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Ivory Coast Rebels Accused of Executions

February 27, 2003

ABIDJAN, Ivory Coast (AP) _ Ivory Coast rebels summarily executed 60 prisoners _ paramilitary police and their children _ last year as they cowered in their cells, Amnesty International said Thursday.

Rebel officials denied the report, which the rights group said was based on the statements of 12 adults who survived the massacre.

Amnesty said the massacre occurred in the central city of Bouake on Oct. 6 during an attack by troops loyal to the government.

The loyalists were trying to regain control several weeks after the rebels seized the city from government forces, including gendarmes, the country’s paramilitary police.

The insurgents responded to the government offensive by surrounding the barracks where gendarmes and some family members were holed up, taking 60 officers prisoner along with 50 of their sons, the group said.

That night, rebel fighters fired machine guns indiscriminately into the common cell holding the prisoners, returning several times to unleash more gunfire, Amnesty said.

It said the dead included 52 officers and eight of their children, who were either under 18 or no more than a few years older. Some of the survivors lay wounded among the corpses for days before a rebel commander ordered their lives spared, Amnesty said.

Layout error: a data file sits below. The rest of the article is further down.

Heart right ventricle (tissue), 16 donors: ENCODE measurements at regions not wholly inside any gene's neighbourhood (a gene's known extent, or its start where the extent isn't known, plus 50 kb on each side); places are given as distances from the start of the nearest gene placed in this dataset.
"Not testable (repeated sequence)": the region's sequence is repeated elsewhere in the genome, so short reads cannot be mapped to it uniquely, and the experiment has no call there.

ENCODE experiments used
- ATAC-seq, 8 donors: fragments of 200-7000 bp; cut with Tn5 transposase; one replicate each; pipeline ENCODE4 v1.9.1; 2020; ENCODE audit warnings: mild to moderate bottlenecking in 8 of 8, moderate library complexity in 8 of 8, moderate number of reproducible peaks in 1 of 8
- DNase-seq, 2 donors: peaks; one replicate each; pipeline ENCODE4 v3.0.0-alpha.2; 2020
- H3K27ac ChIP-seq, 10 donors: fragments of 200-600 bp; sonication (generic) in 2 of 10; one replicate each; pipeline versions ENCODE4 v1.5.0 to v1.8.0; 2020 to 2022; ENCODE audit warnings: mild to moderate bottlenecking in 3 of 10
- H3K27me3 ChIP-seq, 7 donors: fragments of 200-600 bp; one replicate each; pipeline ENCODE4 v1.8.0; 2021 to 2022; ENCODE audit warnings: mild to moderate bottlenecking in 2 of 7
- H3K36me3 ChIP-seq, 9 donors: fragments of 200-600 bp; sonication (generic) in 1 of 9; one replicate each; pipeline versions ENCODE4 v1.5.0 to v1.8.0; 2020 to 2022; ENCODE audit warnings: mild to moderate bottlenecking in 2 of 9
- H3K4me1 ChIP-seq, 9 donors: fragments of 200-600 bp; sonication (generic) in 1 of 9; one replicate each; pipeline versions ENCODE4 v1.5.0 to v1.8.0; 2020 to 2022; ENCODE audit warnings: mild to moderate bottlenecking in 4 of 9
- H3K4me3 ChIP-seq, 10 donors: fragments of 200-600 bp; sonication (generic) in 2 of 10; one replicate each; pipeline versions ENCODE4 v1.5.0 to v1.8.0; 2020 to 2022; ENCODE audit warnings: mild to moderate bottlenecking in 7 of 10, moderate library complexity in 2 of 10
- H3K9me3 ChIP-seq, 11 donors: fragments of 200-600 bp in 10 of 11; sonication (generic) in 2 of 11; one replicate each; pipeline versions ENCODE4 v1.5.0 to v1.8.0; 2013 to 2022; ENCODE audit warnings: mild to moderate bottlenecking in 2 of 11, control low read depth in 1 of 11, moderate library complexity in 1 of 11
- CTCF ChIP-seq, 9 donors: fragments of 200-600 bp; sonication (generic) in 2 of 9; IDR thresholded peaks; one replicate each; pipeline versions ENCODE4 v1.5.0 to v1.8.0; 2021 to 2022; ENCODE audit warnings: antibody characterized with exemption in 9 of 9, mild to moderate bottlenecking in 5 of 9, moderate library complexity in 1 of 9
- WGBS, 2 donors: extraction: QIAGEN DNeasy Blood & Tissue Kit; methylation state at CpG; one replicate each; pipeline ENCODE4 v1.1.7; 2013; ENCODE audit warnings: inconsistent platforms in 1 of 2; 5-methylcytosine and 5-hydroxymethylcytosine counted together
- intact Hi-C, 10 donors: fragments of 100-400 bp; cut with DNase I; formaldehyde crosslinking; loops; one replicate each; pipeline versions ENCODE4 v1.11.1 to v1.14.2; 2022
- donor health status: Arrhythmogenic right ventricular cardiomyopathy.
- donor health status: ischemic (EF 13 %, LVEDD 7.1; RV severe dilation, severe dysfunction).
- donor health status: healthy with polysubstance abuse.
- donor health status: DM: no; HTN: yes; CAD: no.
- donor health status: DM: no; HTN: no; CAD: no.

The rebels, who call themselves the Patriotic Movement of Ivory Coast, later freed some survivors in exchange for ``substantial ransoms.″ But dozens of others remain unaccounted for, it said.

Rebels reached by telephone in Bouake rejected the allegations.

``We reject the report by Amnesty International,″ said rebel spokesman Antoine Beugre. ``All dead (paramilitary officers) in Bouake were killed during combat. And there have been no children victims from combat,″ he said.

In Paris, lawyers representing Ivory Coast’s government said Thursday they would ask the U.N. Security Council to file unspecified atrocities charges in the International Criminal Court. Ivory Coast has not signed the treaty establishing the court, so the lawyers said it will ask the Security Council to file the suit on its behalf.

``The Republic of Ivory Coast is asking that an impartial and complete investigation be carried out, and that proceedings are brought against the authors of every human rights violation committed throughout the nation,″ Eric Sossah, a government lawyer, told reporters.

Sossah did not elaborate on the government’s atrocity allegations, but said they were not prompted by the Amnesty report.

The rebellion arose out of a failed Sept. 19 coup. Rebels captured most of northern Ivory Coast and parts of the west before agreeing to a cease-fire.

A number of mass graves have been found in the former French colony since fighting broke out; rebels and government accuse each other of the atrocities.

Rebels accuse President Laurent Gbagbo of fomenting ethnic hatred in the country, and have accused the government of organizing death squads to kill prominent sympathizers with the rebel cause. U.N. investigators have also said the squads appear to have links to the government.

Last month the two sides agreed to a French-brokered peace deal calling for a coalition government but there is disagreement over which posts the rebels would get.

Gbagbo has insisted he reserves the final say over all positions in the new government.

The conflict has killed more than 1,000 people, displaced at least a million and paralyzed the economy of Ivory Coast, a country that has been unstable for the last few years but was once a model for peace on the African continent.

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